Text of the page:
Understanding the Airport Risk Environment
According to the Airports Council International, passenger traffic at the world’s largest airports increased over five percent. Total traffic to the world’s top twenty busiest airports almost reached 1.5 billion people.
Airports are getting busier. But thanks to the professionalism of operators, they’re also getting safer. Unfortunately, that’s not the end of the story. For operators, traffic spikes do fundamentally complicate the airport risk environment. Baseline airport risks, you can think of security (attacks,) health (ill passengers, food safety, and improper waste handling,) environmental (fire, earthquake, etc.), and physical (runway collisions,) pretty much all get exacerbated by surges in the passenger population.
And then there’s technology, which enables more and more non-state actors can inflict large-scale damage at airports; case in point: the terrorist attacks at the Brussels and Istanbul airports. Although terror incidents are statistically rare, airport operators and government security organizations still have to plan for them.
Along those lines, major civilian aviation systems are going online, anything from reservation systems, flight traffic management systems, access control management systems, departure control systems, passport control systems, cloud-based airline data storage, hazardous materials transportation management, cargo handling and shipping. The digitization of those systems certainly makes them easier to use for operators and passengers, but it also makes those systems vulnerable to cyberhackers.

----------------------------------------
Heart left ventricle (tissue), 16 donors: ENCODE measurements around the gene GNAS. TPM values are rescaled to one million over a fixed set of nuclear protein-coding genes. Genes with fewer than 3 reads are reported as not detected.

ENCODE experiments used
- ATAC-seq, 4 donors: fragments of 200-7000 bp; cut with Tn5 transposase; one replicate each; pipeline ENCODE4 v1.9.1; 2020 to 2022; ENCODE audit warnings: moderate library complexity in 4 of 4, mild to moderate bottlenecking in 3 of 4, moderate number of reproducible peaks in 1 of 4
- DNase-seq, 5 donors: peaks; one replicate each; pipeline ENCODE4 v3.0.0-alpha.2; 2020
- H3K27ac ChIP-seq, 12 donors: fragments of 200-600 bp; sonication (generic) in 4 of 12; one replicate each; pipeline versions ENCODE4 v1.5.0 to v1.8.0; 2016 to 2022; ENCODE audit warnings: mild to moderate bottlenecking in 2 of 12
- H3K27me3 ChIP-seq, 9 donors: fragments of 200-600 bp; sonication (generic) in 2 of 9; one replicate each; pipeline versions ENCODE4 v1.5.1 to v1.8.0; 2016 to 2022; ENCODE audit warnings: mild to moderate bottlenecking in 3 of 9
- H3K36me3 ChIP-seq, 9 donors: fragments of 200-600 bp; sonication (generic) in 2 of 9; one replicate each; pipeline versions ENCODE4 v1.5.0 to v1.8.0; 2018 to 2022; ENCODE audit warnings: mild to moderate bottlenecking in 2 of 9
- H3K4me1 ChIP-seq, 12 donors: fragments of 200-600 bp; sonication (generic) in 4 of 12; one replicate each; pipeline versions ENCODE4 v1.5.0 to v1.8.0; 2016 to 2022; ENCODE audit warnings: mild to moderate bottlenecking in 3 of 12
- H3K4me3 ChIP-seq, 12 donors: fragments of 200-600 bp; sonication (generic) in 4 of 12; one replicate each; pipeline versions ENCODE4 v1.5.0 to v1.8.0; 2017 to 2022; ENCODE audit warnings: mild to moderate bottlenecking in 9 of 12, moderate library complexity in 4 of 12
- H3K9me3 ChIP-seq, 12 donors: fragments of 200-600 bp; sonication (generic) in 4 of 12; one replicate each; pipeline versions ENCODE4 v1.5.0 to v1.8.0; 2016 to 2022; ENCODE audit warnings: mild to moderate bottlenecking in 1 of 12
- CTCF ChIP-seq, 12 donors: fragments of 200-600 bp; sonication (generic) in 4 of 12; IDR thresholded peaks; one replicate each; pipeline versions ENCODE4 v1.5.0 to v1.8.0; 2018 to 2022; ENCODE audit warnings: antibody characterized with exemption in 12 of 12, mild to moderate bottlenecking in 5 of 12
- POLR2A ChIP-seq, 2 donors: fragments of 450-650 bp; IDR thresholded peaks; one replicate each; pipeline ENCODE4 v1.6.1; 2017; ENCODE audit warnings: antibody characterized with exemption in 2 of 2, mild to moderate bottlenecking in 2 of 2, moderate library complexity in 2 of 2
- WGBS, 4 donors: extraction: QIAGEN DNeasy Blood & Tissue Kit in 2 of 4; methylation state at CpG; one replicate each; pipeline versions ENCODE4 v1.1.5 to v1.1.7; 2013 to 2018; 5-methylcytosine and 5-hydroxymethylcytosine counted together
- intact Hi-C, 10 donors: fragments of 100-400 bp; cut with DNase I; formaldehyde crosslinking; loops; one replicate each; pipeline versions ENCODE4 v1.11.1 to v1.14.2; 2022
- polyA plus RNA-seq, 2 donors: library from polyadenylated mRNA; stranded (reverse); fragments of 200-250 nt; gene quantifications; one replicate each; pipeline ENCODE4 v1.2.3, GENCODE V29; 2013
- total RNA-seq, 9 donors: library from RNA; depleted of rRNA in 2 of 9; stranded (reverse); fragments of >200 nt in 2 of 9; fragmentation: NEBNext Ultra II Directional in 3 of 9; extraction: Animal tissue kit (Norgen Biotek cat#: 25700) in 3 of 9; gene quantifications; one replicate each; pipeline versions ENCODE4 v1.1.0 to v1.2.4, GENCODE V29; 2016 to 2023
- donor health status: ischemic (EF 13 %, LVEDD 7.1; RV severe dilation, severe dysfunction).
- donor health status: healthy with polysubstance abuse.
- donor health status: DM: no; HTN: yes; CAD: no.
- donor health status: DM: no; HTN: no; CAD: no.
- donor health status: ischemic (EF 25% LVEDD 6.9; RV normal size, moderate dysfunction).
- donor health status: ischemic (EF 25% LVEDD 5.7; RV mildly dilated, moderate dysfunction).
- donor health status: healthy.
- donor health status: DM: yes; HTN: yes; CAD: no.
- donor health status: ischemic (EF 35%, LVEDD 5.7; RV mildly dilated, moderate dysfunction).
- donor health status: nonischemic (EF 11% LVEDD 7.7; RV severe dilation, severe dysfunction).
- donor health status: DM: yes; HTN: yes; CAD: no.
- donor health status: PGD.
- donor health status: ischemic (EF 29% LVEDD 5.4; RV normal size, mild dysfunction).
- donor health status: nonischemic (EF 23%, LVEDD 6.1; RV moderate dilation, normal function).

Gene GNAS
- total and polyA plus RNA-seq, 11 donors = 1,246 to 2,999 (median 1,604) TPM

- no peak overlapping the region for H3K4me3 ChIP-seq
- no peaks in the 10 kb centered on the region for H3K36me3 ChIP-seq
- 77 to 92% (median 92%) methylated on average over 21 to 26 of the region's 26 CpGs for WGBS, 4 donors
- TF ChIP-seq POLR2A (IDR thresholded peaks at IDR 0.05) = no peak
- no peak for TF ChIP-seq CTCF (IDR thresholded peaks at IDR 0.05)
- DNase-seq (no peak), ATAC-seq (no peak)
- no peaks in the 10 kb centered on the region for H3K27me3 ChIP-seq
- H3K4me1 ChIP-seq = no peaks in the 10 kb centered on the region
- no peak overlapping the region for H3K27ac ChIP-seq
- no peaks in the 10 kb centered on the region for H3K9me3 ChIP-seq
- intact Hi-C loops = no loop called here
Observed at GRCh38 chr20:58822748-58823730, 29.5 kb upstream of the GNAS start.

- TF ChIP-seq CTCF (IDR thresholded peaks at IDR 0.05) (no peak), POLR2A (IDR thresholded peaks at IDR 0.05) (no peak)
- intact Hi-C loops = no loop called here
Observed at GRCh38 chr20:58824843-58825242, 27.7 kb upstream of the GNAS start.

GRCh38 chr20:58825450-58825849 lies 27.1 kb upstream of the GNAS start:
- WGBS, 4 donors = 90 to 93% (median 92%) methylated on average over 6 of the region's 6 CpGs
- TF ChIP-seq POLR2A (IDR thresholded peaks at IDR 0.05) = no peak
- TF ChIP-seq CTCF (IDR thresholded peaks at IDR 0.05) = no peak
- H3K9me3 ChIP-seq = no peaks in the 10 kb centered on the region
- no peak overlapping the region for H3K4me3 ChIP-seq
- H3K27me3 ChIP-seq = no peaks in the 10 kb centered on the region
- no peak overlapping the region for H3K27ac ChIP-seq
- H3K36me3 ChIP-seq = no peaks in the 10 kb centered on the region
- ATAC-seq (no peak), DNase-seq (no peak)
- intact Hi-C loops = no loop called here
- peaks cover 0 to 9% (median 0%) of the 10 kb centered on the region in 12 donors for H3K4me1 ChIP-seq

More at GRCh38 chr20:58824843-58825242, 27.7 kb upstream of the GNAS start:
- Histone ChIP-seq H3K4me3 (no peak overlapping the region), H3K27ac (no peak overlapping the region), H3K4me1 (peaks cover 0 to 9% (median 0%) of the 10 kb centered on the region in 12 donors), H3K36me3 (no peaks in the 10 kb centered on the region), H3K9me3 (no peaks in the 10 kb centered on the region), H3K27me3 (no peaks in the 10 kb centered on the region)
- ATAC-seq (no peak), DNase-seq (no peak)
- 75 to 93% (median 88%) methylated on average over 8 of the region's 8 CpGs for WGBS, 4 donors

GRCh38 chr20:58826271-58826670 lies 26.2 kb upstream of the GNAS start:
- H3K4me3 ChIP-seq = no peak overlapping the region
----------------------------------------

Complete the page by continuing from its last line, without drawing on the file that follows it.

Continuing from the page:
Increases in system efficiencies are also leading to unintended consequences, like the intensification of passenger stress and increases in air rage incidents. International security expert, Anja Kaspersen puts it succinctly:
Automated systems are becoming able to handle more and more situations, meaning that humans need to step in only when something unusual and unexpected occurs. But when humans have less opportunity to practise and hone their skills, they become less and less capable of reacting quickly and appropriately in crisis conditions. Increasingly, researchers are realising that the most vulnerable points in many systems are those at which humans interact with automated procedures.
Besides simply understanding the new airport risk environment, what should airport operators do to ensure their airports can withstand a major incident or crisis? Most major airports have sophisticated crisis management procedures, but that level of sophistication doesn’t always extend to the tools teams use. Even the best-considered crisis management plans risk failure if their supporting crisis management software isn’t agile or flexible enough to cope with a multi-faceted, quickly-evolving crisis in a densely populated venue.
When considering crisis and incident management software, teams should look for a secure, mobile-accessible solution to enable them to easily communicate between stakeholders, monitor public response, and ultimately enhance situational awareness across the venue.
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